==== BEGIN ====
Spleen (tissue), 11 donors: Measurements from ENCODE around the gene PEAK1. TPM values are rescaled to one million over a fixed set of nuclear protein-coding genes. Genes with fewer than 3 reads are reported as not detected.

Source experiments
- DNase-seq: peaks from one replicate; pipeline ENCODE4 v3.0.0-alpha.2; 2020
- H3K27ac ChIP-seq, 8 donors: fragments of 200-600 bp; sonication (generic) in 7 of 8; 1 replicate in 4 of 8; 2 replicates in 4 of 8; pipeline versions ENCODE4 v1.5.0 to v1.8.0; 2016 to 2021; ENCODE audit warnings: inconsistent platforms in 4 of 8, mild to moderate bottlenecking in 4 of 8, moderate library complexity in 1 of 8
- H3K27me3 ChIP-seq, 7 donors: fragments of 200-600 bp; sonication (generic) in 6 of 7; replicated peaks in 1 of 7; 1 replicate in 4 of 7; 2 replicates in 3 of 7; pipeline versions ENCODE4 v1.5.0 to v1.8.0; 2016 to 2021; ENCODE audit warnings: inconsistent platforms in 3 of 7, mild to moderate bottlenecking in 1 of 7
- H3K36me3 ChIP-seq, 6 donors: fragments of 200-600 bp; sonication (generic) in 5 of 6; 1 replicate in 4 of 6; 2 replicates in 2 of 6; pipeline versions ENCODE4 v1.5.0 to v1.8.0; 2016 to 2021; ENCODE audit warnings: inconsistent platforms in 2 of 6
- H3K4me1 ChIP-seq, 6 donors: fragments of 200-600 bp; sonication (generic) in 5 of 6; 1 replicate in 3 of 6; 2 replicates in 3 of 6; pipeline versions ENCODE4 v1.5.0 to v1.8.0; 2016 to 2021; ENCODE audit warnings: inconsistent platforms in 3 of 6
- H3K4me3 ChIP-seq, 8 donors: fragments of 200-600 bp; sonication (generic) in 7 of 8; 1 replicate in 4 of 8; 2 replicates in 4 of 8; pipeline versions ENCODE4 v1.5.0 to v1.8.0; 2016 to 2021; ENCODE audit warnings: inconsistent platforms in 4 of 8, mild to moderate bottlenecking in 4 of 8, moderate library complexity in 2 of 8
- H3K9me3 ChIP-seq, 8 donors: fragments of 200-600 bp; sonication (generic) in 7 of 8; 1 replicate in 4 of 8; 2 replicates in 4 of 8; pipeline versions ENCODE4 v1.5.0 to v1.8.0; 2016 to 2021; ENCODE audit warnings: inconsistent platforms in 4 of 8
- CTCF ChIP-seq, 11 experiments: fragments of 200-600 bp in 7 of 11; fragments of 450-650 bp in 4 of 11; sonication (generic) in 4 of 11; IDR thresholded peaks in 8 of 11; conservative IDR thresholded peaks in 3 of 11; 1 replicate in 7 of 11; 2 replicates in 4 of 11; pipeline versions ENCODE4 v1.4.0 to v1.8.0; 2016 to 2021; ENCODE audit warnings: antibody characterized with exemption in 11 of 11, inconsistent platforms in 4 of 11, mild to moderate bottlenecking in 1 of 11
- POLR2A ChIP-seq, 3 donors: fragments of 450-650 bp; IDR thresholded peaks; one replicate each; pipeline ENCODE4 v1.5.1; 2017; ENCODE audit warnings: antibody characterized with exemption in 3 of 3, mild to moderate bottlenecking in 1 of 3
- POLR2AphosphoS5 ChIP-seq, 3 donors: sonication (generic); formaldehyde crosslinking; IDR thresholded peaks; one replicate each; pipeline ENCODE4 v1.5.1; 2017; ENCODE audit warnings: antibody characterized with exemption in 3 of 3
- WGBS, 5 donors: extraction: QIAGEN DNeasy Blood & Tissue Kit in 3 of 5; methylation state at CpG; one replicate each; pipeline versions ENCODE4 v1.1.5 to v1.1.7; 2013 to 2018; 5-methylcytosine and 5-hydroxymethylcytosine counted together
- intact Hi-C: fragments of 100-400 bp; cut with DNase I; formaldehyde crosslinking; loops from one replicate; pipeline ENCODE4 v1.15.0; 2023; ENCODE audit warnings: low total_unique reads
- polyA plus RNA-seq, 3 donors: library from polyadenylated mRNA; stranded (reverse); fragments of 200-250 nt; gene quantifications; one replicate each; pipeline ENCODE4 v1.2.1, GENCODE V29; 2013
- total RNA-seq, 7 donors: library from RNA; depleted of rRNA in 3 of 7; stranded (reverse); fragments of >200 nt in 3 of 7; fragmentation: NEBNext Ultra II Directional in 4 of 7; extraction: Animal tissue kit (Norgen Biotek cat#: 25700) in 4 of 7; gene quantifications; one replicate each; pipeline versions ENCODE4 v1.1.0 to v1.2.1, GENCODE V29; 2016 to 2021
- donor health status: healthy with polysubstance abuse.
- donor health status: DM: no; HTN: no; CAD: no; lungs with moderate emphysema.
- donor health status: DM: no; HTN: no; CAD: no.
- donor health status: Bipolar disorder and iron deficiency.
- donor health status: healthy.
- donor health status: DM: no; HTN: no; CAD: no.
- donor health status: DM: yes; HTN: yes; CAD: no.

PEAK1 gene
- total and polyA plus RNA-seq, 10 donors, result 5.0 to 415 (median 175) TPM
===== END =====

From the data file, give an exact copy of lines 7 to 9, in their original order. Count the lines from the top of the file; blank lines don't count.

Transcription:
- H3K4me1 ChIP-seq, 6 donors: fragments of 200-600 bp; sonication (generic) in 5 of 6; 1 replicate in 3 of 6; 2 replicates in 3 of 6; pipeline versions ENCODE4 v1.5.0 to v1.8.0; 2016 to 2021; ENCODE audit warnings: inconsistent platforms in 3 of 6
- H3K4me3 ChIP-seq, 8 donors: fragments of 200-600 bp; sonication (generic) in 7 of 8; 1 replicate in 4 of 8; 2 replicates in 4 of 8; pipeline versions ENCODE4 v1.5.0 to v1.8.0; 2016 to 2021; ENCODE audit warnings: inconsistent platforms in 4 of 8, mild to moderate bottlenecking in 4 of 8, moderate library complexity in 2 of 8
- H3K9me3 ChIP-seq, 8 donors: fragments of 200-600 bp; sonication (generic) in 7 of 8; 1 replicate in 4 of 8; 2 replicates in 4 of 8; pipeline versions ENCODE4 v1.5.0 to v1.8.0; 2016 to 2021; ENCODE audit warnings: inconsistent platforms in 4 of 8